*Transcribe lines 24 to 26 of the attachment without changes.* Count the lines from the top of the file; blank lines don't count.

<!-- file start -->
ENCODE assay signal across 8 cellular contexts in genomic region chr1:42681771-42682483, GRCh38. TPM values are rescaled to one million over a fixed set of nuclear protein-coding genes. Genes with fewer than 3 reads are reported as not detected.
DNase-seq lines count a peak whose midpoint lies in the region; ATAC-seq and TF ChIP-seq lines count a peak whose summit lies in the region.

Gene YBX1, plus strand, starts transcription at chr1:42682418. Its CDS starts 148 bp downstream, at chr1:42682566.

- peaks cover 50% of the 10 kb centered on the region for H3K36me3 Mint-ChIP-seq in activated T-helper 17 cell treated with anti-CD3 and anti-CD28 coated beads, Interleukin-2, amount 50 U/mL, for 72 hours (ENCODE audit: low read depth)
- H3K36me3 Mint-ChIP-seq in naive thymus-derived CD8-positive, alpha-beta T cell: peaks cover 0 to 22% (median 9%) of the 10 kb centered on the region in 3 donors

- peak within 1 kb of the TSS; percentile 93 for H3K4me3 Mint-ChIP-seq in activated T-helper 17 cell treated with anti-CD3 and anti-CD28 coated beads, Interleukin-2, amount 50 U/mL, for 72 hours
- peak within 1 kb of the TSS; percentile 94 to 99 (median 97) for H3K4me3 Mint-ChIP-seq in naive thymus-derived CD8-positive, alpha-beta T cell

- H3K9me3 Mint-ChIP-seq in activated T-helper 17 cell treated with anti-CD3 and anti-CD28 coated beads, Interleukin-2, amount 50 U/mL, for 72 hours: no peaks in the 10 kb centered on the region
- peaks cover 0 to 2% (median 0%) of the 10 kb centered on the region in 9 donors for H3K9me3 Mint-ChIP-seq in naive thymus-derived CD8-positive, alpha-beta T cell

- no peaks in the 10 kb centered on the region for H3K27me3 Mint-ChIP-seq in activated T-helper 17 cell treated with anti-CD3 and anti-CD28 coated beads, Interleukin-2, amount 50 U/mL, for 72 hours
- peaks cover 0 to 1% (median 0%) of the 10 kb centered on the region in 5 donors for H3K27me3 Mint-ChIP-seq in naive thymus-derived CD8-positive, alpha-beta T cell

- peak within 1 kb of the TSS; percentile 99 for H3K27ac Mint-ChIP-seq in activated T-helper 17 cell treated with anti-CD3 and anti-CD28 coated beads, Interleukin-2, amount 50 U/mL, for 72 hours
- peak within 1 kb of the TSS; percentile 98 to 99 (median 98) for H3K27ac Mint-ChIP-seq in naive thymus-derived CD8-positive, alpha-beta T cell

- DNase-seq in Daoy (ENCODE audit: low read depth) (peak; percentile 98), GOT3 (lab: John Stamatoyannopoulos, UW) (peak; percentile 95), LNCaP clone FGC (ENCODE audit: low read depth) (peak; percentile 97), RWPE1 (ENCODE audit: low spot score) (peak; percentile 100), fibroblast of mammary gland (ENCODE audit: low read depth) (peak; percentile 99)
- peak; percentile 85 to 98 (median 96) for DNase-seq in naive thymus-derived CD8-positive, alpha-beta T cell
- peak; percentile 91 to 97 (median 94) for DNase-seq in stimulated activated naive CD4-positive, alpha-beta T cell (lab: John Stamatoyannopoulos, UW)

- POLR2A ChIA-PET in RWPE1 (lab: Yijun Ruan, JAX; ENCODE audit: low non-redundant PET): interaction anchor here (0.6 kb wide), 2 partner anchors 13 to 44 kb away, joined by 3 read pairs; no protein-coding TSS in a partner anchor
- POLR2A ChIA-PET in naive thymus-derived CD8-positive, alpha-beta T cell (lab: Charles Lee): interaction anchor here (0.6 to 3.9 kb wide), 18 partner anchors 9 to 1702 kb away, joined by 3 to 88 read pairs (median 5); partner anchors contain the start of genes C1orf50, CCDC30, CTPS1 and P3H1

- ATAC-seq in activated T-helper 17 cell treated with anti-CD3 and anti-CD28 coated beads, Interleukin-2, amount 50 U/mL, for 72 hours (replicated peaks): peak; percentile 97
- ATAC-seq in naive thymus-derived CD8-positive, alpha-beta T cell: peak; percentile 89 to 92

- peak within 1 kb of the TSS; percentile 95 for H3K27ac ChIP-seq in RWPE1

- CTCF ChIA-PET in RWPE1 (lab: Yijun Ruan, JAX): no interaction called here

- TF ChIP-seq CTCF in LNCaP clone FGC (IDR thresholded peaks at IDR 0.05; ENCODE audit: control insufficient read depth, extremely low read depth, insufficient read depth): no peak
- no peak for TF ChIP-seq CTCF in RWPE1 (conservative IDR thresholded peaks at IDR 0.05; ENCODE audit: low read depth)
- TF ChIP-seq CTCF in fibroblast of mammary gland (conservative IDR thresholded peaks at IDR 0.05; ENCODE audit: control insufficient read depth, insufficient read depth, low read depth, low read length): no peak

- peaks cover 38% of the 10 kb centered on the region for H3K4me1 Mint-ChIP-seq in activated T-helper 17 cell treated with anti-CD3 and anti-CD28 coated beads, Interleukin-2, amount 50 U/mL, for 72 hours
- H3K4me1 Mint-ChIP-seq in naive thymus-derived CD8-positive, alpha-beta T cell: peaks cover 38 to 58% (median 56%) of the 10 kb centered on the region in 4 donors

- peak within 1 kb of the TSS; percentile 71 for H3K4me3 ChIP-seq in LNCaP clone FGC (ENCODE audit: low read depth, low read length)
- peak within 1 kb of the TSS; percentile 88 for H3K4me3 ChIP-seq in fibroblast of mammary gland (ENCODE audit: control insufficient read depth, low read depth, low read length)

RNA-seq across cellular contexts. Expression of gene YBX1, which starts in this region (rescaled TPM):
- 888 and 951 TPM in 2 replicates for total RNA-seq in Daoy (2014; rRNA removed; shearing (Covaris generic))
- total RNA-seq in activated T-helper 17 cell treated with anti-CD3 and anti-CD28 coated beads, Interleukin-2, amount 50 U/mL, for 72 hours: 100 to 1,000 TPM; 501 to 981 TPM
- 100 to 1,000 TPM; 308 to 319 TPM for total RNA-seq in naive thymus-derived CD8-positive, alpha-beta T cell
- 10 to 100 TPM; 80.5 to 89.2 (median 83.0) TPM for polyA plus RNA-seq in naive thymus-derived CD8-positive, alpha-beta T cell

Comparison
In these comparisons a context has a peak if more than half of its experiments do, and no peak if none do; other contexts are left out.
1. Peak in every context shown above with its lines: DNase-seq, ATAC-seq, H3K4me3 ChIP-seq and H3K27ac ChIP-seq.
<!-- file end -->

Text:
- no peak for TF ChIP-seq CTCF in RWPE1 (conservative IDR thresholded peaks at IDR 0.05; ENCODE audit: low read depth)
- TF ChIP-seq CTCF in fibroblast of mammary gland (conservative IDR thresholded peaks at IDR 0.05; ENCODE audit: control insufficient read depth, insufficient read depth, low read depth, low read length): no peak

- peaks cover 38% of the 10 kb centered on the region for H3K4me1 Mint-ChIP-seq in activated T-helper 17 cell treated with anti-CD3 and anti-CD28 coated beads, Interleukin-2, amount 50 U/mL, for 72 hours